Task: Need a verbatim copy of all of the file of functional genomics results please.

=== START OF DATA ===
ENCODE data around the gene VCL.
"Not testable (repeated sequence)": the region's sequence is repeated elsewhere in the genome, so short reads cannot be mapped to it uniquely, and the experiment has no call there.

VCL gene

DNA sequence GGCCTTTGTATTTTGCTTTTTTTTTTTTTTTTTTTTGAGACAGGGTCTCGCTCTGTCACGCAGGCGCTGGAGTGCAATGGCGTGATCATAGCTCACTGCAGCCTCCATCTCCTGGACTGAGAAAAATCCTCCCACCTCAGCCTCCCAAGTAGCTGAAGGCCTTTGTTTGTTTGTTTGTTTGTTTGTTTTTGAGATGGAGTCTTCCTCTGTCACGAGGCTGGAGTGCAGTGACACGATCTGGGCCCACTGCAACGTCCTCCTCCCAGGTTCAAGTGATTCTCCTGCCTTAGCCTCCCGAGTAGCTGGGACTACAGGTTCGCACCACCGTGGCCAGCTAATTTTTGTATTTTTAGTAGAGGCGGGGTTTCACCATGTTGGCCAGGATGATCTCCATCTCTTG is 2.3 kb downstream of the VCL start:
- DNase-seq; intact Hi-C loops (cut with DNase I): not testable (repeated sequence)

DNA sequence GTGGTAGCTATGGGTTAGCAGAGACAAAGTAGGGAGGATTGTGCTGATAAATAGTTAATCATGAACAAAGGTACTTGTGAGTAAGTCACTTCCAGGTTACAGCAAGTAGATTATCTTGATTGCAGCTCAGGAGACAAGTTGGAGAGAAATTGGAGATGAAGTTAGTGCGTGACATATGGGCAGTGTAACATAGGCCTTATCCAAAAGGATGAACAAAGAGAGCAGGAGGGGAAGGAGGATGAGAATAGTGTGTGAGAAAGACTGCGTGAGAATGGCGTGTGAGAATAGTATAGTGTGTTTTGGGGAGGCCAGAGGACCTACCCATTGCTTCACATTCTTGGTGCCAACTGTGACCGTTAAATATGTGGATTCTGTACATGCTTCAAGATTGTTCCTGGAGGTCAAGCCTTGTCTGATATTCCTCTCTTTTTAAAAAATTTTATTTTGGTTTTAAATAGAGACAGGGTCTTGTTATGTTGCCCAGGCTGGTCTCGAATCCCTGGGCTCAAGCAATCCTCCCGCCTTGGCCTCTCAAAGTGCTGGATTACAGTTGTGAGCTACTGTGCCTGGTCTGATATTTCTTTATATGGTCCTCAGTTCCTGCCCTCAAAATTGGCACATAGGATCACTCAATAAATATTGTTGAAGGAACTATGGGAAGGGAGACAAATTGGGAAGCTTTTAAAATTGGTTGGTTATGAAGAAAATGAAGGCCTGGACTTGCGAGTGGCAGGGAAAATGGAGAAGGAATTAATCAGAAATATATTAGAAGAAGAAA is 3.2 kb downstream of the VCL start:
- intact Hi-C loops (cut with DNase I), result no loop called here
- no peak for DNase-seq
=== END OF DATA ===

ENCODE data around the gene VCL.
"Not testable (repeated sequence)": the region's sequence is repeated elsewhere in the genome, so short reads cannot be mapped to it uniquely, and the experiment has no call there.

VCL gene

DNA sequence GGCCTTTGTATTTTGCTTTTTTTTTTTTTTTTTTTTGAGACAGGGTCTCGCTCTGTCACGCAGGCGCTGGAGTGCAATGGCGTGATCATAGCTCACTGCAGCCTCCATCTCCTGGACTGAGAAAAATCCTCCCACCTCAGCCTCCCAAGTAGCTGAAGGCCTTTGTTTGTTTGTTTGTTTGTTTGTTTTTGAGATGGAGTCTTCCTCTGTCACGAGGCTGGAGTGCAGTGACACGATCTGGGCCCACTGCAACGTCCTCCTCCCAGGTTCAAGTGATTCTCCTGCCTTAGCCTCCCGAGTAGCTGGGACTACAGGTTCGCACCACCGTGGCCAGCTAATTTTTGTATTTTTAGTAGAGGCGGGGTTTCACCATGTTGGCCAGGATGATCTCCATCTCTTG is 2.3 kb downstream of the VCL start:
- DNase-seq; intact Hi-C loops (cut with DNase I): not testable (repeated sequence)

DNA sequence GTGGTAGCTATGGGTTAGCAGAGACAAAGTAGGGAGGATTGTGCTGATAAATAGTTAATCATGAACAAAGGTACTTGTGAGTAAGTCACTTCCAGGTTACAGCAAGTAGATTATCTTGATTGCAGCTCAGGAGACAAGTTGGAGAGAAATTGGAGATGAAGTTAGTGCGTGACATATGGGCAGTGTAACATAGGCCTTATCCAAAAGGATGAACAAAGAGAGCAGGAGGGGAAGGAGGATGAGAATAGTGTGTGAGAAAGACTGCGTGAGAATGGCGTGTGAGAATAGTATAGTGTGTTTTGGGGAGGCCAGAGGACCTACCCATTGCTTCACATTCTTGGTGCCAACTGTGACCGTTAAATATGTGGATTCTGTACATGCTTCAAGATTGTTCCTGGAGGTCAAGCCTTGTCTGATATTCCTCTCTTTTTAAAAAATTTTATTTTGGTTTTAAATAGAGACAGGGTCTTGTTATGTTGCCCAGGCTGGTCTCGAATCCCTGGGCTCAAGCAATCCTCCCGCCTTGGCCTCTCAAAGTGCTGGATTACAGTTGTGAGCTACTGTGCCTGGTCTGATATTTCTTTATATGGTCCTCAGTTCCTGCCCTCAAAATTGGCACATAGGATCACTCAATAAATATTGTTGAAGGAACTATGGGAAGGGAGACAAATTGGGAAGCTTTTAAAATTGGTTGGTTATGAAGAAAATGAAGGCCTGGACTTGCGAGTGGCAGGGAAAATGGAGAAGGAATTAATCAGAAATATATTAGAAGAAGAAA is 3.2 kb downstream of the VCL start:
- intact Hi-C loops (cut with DNase I), result no loop called here
- no peak for DNase-seq